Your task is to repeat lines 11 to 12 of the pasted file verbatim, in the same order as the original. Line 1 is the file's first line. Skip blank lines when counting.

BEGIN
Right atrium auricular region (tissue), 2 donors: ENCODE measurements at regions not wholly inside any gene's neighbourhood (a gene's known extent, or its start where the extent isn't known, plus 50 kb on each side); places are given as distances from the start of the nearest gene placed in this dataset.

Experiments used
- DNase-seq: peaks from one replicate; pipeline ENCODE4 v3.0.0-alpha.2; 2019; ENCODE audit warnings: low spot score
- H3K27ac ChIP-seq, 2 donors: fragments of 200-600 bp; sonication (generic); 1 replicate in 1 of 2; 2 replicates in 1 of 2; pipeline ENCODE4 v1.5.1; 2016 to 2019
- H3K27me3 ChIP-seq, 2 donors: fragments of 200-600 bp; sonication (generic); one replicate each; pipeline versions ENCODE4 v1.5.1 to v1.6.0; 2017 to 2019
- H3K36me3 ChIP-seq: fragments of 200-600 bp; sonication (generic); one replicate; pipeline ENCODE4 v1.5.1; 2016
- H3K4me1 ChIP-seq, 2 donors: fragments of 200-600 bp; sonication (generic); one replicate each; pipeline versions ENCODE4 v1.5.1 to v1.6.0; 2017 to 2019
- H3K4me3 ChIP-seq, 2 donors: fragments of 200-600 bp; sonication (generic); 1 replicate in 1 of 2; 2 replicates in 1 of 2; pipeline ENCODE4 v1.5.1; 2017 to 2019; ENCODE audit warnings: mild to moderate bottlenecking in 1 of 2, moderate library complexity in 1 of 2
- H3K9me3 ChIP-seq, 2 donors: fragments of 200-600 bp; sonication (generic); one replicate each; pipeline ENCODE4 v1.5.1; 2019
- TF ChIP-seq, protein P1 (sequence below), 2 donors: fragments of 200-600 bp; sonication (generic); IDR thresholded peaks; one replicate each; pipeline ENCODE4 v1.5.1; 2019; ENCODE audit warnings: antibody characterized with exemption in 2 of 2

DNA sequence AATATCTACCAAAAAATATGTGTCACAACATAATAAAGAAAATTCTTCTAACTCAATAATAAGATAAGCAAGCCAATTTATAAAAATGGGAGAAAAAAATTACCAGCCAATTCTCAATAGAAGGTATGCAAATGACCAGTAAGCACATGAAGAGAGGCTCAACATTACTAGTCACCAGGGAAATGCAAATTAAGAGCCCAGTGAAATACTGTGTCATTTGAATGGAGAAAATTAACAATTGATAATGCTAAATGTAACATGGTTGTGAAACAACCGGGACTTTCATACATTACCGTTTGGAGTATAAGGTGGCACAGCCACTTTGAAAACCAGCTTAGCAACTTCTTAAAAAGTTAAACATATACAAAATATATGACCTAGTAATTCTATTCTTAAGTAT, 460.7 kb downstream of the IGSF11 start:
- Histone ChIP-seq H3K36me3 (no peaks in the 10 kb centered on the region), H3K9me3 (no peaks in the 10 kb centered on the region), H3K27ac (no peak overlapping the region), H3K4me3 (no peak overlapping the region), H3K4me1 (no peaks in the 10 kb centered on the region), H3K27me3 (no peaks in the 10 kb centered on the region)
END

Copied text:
DNA sequence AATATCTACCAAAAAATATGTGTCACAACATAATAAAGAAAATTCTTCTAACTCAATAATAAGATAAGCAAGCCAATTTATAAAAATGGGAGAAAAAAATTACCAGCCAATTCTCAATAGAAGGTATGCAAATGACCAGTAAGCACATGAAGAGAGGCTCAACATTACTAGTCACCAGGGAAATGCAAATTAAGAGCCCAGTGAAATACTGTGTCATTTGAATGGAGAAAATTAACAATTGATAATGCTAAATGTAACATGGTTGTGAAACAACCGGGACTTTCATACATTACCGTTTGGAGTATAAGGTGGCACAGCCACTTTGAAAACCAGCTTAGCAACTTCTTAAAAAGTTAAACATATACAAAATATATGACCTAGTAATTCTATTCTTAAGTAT, 460.7 kb downstream of the IGSF11 start:
- Histone ChIP-seq H3K36me3 (no peaks in the 10 kb centered on the region), H3K9me3 (no peaks in the 10 kb centered on the region), H3K27ac (no peak overlapping the region), H3K4me3 (no peak overlapping the region), H3K4me1 (no peaks in the 10 kb centered on the region), H3K27me3 (no peaks in the 10 kb centered on the region)